Review: Battle Worlds: Kronos
Posted 01 Jul 2019 at 11:00 by Dennis Tummers
In 2013, creator KING Art Games launched a Kickstarter campaign to help fund the creation of Battle Worlds: Kronos, a turn-based strategy game with a focus on single player. The fact that the game is out now on the Nintendo Switch may already give you the answer to the question: “Was the Kickstarter a success?”. Originally planned and released for PC, the game has now been ported to a plethora of platforms, and the Switch joins that list in 2019.
The turn-based strategy genre is not that big on consoles, so in theory Battle Worlds: Kronos is a welcome addition to the Switch’s library. The makers state that they have drawn inspiration from games such as Battle Isle and Advance Wars, so that makes for a promising start.
In Battle Worlds: Kronos, various factions are battling for control over the planet Kronos, which is in need of a new emperor. Battling for a resourceful planet immediately makes me think of Dune, which is as good an inspiration for futuristic strategy games as any. What’s interesting is that there are various campaigns, which have a different viewpoint on the same war.
At the very start of your first campaign you get a warning about the difficulty of the game, and that it is a good idea to pay attention to the various tips and tricks in the tutorial. It feels a bit off, belittling even, to get slapped in the face with such an announcement. The quality of a game designer should come from the fact that you have a good balance and learning curve, instead of this “you snooze you lose” kind of messaging.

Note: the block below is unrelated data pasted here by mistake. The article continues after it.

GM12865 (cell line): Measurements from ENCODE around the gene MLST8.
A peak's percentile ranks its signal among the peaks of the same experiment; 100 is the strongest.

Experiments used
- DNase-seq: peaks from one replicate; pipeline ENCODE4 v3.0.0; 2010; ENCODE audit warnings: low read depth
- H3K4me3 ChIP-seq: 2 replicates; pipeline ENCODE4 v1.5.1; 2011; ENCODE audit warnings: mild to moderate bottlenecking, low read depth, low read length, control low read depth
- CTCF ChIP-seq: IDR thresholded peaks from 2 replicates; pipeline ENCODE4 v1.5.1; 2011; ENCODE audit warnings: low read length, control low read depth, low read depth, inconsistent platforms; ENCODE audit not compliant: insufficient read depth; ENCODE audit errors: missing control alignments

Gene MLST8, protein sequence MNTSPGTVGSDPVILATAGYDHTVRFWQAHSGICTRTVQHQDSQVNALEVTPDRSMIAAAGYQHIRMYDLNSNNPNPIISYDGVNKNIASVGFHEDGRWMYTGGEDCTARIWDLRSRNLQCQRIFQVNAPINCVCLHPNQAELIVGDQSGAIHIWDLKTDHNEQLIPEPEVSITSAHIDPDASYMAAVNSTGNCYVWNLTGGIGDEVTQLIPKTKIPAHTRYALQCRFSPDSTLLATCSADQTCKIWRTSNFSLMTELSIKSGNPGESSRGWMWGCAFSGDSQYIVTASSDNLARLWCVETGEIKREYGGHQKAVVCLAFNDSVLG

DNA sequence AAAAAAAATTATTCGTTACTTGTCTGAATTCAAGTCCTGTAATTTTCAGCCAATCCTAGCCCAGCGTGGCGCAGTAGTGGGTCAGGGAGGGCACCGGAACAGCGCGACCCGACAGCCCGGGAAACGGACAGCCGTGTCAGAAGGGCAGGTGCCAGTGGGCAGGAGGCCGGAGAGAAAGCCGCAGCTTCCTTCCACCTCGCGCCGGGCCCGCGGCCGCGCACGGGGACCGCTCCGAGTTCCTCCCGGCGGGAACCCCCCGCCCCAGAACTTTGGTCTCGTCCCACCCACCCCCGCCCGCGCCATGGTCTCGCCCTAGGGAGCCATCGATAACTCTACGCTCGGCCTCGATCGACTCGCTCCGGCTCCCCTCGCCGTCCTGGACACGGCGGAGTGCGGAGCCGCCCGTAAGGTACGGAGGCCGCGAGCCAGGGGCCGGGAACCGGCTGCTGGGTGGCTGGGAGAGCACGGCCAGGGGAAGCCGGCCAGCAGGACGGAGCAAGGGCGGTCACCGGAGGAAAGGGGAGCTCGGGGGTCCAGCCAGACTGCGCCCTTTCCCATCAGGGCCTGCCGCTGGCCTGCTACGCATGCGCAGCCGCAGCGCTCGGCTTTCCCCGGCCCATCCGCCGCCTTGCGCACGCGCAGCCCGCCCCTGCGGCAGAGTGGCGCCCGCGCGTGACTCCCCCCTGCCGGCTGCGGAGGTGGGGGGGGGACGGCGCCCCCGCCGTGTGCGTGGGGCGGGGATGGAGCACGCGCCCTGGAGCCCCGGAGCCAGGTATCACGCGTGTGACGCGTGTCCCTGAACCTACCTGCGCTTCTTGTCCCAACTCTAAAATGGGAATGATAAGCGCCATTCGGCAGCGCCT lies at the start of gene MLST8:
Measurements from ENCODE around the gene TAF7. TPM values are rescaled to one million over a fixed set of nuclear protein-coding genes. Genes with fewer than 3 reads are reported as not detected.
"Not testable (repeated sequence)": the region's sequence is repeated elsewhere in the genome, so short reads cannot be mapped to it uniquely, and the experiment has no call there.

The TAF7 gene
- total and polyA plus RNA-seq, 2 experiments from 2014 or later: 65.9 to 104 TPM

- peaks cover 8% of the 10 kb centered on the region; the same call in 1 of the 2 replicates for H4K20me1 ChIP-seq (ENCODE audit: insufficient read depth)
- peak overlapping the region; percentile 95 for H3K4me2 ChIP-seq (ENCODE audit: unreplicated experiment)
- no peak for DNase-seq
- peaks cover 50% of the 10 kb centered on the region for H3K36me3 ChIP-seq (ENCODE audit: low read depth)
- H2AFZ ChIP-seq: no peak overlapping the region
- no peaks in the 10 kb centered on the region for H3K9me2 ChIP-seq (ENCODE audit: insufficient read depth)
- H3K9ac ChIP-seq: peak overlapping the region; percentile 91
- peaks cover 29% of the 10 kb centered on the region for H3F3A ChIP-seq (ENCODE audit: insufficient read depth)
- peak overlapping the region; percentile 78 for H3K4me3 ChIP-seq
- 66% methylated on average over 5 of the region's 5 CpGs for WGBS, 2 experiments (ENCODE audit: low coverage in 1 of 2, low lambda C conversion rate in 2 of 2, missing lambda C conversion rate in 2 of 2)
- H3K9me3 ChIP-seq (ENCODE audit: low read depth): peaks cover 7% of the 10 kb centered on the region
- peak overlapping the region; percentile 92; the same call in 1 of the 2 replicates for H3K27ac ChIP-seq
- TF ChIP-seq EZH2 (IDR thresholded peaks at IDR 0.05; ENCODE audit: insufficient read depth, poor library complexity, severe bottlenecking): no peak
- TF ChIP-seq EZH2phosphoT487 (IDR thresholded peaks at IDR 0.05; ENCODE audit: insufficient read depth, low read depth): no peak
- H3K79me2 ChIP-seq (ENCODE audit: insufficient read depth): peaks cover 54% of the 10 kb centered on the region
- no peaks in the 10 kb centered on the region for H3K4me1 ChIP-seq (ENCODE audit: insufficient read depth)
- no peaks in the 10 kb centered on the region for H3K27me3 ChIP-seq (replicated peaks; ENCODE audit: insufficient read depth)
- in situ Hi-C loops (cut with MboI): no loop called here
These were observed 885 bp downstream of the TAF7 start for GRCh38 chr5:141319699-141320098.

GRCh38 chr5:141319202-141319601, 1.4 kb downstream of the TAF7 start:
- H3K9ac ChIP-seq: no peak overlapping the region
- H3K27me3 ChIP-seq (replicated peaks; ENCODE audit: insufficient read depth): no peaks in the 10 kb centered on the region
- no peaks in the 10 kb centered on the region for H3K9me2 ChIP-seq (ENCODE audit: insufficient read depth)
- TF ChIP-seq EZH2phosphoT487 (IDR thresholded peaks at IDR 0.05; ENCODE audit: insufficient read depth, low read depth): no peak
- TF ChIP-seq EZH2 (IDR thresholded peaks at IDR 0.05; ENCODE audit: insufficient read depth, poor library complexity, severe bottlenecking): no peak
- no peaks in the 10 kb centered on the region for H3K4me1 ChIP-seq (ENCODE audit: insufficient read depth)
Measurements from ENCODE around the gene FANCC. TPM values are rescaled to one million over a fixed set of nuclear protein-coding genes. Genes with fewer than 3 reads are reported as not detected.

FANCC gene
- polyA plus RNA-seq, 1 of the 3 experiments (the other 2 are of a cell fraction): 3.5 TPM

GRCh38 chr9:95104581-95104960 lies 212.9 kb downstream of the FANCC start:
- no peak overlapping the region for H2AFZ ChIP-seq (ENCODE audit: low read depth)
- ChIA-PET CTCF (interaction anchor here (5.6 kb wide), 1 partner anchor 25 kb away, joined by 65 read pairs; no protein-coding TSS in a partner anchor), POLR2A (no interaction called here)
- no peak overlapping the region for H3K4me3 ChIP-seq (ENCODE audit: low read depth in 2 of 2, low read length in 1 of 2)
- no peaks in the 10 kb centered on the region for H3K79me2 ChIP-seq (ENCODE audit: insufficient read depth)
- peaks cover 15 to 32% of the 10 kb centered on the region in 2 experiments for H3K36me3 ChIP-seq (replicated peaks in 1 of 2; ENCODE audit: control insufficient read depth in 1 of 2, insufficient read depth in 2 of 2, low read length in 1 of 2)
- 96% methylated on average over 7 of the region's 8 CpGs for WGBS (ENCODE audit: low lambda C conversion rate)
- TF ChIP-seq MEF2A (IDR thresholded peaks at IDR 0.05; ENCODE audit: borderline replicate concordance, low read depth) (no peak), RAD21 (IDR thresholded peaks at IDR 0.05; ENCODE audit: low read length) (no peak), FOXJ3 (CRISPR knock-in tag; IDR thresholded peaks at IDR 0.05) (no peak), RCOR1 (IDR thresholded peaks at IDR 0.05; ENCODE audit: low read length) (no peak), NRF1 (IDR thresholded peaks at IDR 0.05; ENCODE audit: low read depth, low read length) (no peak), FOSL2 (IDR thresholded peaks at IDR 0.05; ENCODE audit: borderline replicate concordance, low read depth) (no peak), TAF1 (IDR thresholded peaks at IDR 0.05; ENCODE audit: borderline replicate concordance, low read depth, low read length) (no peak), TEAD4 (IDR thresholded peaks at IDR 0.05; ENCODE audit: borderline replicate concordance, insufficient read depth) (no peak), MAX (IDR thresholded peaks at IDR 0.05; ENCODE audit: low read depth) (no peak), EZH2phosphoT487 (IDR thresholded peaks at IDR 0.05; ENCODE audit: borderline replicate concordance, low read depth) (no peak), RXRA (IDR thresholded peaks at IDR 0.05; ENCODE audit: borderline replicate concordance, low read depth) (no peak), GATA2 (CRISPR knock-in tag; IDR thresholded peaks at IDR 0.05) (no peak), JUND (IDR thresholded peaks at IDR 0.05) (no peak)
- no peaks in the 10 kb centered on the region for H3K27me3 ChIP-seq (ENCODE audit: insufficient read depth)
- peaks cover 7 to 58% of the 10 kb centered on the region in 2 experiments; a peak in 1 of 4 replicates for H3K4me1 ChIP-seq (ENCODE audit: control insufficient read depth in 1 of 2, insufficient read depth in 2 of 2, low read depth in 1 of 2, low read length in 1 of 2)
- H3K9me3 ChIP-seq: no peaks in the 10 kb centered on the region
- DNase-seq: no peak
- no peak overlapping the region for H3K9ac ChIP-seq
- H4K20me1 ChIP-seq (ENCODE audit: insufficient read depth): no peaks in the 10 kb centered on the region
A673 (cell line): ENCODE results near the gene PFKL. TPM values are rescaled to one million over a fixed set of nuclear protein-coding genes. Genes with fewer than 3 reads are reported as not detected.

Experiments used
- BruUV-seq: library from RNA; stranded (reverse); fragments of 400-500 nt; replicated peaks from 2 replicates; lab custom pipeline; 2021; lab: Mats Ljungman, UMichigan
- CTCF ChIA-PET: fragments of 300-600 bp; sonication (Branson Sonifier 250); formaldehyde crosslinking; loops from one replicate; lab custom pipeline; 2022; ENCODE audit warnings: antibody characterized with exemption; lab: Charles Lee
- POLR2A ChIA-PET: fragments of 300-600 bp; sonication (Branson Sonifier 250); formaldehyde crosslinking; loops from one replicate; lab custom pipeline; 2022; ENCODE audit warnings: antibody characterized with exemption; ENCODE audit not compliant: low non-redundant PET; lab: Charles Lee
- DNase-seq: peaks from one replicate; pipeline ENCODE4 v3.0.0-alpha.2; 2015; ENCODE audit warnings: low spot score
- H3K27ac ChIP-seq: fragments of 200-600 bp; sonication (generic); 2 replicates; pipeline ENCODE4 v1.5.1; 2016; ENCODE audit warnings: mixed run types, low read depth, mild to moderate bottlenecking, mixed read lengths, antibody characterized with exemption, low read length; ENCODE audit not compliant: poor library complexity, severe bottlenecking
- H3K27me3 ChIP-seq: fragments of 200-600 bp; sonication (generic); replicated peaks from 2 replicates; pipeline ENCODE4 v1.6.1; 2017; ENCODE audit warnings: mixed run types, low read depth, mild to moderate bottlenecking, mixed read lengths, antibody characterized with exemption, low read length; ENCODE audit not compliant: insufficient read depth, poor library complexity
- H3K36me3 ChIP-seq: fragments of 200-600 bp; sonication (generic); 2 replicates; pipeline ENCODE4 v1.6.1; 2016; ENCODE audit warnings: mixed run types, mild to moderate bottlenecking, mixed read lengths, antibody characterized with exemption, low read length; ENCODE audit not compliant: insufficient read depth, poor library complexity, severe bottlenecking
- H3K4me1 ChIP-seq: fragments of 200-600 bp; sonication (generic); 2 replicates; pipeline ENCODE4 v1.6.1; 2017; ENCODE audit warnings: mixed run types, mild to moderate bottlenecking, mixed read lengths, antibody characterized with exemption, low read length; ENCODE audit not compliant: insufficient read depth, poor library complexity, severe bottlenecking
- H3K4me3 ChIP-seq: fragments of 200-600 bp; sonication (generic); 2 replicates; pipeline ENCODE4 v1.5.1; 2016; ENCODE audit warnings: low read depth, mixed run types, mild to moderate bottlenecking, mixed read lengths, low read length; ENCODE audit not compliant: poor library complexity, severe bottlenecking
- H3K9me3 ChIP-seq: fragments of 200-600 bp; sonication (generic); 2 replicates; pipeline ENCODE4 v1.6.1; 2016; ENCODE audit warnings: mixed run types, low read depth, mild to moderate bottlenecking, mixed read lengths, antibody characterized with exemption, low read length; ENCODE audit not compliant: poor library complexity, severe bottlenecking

And yes, the game is difficult, but luckily the Switch version is the latest one, and has received several quality-of-life improvements. There are 3 difficulty settings (which influence the percentage of damage you deal vs. what your opponent deals). It is also possible to airdrop additional units once every 10 turns if you are in some dire need of reinforcements.
Which brings us to the gameplay of Battle Worlds: Kronos. As mentioned before, this is a turn-based strategy game, which means you make your turn, and then the opponent makes his. Battles are fought on a hexagonal grid (as you may know from games such as Civilization VI). Strategy-wise this is a great move, as it adds more depth and freedom of movement compared to square tiles. You control a number of futuristic vehicles of war, from light infantry-bots and trikes to heavy tanks, submarines, ships and airplanes.
In your turn you move your units around the map, as in a big game of chess. Every unit can perform two actions: Usually one is move and the other is attack, but there are also units which have a joker turn which can be used to attack, or to move again. These latter ones are great for scouting ahead, as you never know what may be waiting for you in the fog of war. Succesful attacking or defending can lead to a units promotion, given you the option to choose a perk such as repair unit, increase damage or better movement. Enemy structures can be captured by attacking them with infantry, in the same way as in the Advance Wars series. If a building is yours you can use it, and a lot of campaigns focus on gaining control of enemy buildings and eventually their main base.
Being a turn-based strategy a lot of the game is about moving your units around the field, and micro-managing your structures. Being not only a console but also a PC gamer, I sometimes struggled with the controls when playing with the Pro Controller. For example sometimes instead of clicking on a unit to attack the cursor would “slip” of it and I would move to an adjacent tile instead. And there is no undo button. Ouch. I’ll take a mouse for these types of game any day of the week.